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Hi Dale, I just edited that post but I will answer you by saying that leading to knowledge is not the same thing as being knowledge.

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Of course.  

No, I am claiming that not all knowledge is objective knowledge.

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But you specifically refer to your feelings as an example of knowledge of some sort. What sort of knowledge is it?

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Intrapersonal metacognitive knowledge, maybe. I’m sure there’s a term.

It just sounds like you are defining knowledge as limited to verifiable facts that can be empirically observed. Empirical knowledge is certainly a form of knowledge, but human cognition is capable of so much more than just empirical observation.

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I think the standard philosophy definition simply doesn’t apply to statements regarding certain kinds of beliefs we hold regarding interpersonal relationships and self reported intrapersonal states.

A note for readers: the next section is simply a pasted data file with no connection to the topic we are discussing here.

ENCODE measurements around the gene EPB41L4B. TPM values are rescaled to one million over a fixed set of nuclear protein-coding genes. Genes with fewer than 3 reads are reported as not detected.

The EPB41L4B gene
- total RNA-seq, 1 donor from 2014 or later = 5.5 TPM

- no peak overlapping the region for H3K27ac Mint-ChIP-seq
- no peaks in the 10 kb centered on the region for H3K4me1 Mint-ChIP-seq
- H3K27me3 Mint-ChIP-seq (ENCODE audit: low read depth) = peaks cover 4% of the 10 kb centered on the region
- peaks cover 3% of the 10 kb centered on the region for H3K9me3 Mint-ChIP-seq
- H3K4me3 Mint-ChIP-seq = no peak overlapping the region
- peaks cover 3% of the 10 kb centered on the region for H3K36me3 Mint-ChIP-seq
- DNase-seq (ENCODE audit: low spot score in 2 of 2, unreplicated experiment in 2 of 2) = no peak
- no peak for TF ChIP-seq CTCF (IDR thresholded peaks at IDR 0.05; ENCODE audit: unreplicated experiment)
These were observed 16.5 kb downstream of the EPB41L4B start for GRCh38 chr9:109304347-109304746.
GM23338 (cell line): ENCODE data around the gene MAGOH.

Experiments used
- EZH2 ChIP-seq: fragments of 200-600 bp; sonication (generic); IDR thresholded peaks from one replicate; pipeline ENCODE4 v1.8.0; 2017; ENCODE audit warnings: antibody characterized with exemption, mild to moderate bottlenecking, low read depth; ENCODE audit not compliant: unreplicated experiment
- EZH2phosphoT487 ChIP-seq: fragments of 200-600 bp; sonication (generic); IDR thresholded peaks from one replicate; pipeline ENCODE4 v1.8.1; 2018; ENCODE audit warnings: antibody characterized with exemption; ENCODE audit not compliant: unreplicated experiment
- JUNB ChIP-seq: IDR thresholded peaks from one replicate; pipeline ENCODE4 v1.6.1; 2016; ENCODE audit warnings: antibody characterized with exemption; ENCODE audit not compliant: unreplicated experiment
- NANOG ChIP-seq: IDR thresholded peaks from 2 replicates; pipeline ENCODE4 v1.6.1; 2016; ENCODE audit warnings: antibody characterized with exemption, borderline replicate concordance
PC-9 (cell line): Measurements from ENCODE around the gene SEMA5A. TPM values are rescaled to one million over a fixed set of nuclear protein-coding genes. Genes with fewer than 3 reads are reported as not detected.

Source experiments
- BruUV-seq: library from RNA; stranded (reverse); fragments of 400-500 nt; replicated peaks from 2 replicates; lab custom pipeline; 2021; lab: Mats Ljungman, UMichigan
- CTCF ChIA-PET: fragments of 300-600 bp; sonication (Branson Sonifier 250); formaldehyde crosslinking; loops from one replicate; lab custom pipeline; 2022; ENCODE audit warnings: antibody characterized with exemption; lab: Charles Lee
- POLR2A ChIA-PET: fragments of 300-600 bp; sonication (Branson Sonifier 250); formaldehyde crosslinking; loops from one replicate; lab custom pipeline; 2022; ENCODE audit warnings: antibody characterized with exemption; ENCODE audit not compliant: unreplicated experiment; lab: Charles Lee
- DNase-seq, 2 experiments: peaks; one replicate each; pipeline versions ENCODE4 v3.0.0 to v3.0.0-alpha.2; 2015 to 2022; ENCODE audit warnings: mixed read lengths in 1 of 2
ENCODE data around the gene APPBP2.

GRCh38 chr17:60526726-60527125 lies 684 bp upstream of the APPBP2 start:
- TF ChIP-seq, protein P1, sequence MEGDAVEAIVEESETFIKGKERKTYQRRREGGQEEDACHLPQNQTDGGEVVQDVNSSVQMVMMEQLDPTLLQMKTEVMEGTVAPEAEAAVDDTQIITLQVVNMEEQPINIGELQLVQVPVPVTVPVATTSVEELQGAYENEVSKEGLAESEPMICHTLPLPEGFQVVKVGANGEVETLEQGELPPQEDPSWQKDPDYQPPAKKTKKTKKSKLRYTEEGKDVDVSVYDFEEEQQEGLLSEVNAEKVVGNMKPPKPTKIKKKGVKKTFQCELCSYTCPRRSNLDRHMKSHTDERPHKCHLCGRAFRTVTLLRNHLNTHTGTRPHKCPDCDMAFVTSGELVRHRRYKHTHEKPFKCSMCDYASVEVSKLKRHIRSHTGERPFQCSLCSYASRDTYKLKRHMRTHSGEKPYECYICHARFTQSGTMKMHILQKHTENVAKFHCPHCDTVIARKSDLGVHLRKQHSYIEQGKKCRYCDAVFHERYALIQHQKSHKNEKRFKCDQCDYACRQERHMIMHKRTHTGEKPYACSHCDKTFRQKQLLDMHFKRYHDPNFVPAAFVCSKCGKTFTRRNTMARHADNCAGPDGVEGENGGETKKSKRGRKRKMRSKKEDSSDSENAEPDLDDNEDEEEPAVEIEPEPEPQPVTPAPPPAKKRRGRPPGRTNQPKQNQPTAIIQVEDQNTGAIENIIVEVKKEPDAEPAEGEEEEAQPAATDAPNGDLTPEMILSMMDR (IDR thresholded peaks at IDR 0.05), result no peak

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Thanks Mark, that is exactly where I was headed.

@Christy

The term non-empirical knowledge demands that we broaden our definition of knowledge to effectively mean any belief, claim, experience, feeling or conviction one might hold for any reason that is not amenable to independent or objective verification. Thus it is an unbounded and ultimately meaningless phrase. I am too lazy to start quoting philosophers here, but I assume Christy that you must know that vast tracts of epistemological discourse arguing both sides of this have demonstrated the impossibility and intractability of including ‘non-empirical knowledge’ in the definition of knowledge without effectively rendering the term ‘knowledge’ as either meaningless, or to become synonymous with simply thought or belief.